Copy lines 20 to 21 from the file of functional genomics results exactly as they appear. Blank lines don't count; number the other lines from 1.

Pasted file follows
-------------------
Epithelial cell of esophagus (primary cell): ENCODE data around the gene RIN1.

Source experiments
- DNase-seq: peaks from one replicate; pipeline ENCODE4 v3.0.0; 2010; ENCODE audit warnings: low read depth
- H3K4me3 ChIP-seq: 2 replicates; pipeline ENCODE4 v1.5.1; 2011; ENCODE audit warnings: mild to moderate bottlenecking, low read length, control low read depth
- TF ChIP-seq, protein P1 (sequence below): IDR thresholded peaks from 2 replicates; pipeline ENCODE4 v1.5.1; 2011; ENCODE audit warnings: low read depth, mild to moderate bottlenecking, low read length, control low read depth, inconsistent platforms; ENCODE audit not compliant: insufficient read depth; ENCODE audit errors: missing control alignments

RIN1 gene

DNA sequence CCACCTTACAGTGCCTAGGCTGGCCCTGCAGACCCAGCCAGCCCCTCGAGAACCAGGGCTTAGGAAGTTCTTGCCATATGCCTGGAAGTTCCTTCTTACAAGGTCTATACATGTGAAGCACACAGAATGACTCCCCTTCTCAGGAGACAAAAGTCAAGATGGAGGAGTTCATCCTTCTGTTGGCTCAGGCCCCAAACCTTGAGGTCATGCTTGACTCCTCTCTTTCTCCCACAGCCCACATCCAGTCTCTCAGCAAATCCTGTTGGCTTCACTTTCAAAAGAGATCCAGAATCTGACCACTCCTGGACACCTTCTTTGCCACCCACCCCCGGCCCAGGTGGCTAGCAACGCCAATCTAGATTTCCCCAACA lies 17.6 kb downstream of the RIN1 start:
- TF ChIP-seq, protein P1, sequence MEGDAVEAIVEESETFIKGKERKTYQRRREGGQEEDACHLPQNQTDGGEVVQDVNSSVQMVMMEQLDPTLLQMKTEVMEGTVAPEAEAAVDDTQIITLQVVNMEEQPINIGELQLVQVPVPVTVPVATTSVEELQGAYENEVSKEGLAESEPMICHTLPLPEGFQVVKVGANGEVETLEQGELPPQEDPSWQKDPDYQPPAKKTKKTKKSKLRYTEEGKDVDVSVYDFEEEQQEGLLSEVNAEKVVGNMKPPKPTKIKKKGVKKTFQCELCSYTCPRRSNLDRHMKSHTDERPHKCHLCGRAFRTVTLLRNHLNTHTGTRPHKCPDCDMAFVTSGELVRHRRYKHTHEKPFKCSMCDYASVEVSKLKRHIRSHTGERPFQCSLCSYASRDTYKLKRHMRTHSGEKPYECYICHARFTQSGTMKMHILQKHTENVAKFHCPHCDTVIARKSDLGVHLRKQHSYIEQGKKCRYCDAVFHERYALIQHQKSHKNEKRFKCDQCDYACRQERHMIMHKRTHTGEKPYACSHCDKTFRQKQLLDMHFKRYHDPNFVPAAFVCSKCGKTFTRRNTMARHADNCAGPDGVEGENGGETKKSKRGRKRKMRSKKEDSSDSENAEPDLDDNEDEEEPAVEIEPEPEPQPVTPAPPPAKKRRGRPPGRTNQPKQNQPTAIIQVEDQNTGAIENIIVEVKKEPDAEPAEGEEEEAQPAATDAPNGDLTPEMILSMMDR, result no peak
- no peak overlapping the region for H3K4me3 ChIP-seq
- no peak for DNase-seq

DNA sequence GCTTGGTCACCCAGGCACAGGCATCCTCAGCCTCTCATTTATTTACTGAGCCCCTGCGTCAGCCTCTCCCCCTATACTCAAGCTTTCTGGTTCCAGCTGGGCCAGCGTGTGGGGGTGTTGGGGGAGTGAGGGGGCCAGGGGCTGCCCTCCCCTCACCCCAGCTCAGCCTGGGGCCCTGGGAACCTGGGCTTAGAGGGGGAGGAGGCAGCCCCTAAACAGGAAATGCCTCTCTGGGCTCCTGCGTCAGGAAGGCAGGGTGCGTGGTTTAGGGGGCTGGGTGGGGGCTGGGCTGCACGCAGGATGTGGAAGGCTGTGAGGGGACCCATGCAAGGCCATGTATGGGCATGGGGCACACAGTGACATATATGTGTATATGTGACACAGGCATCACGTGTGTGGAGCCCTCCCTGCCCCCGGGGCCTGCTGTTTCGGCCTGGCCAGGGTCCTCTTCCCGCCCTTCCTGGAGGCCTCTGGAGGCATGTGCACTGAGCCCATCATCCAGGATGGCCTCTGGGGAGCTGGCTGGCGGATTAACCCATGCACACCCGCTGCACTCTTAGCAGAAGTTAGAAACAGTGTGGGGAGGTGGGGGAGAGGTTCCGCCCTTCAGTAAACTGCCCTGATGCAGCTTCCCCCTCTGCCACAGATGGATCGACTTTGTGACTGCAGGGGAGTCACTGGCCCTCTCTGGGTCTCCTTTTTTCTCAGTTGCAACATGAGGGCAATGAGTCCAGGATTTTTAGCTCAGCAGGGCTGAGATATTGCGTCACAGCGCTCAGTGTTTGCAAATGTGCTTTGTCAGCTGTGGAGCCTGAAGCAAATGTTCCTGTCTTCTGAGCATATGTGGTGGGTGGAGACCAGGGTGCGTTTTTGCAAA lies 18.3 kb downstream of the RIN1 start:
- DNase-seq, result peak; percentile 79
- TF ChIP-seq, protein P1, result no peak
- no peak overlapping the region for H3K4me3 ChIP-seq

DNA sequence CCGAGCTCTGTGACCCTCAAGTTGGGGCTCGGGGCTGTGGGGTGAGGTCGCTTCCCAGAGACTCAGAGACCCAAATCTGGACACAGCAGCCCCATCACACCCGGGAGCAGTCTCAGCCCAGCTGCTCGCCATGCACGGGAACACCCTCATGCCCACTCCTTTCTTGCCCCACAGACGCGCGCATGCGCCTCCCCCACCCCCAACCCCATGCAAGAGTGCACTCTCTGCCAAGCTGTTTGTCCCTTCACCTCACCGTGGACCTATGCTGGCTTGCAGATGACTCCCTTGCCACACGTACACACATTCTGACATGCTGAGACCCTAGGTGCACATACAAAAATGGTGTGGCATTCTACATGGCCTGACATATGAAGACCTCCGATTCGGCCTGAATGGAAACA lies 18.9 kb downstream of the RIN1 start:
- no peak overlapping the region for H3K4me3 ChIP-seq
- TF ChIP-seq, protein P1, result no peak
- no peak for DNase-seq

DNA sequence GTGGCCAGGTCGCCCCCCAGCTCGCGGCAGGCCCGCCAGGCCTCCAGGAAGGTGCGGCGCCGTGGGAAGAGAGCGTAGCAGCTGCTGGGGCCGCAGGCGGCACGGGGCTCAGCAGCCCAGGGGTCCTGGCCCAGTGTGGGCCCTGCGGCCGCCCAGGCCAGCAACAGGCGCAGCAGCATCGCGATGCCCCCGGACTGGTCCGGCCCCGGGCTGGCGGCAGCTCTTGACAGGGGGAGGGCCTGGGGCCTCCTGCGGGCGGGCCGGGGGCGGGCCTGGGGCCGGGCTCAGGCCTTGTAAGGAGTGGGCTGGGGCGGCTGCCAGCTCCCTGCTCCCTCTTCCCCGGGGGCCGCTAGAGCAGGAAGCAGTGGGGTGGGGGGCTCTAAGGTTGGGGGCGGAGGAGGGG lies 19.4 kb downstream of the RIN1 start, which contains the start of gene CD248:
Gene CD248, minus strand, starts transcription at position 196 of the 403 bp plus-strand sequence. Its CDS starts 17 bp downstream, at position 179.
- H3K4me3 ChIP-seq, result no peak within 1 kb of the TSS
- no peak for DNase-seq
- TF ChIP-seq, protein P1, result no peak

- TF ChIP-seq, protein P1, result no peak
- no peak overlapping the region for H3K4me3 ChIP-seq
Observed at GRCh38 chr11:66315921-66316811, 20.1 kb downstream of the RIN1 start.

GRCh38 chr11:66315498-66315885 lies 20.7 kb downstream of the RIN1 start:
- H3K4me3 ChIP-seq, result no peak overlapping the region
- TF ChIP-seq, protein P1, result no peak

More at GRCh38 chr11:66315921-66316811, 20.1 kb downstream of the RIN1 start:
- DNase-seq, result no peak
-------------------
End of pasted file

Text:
Gene CD248, minus strand, starts transcription at position 196 of the 403 bp plus-strand sequence. Its CDS starts 17 bp downstream, at position 179.
- H3K4me3 ChIP-seq, result no peak within 1 kb of the TSS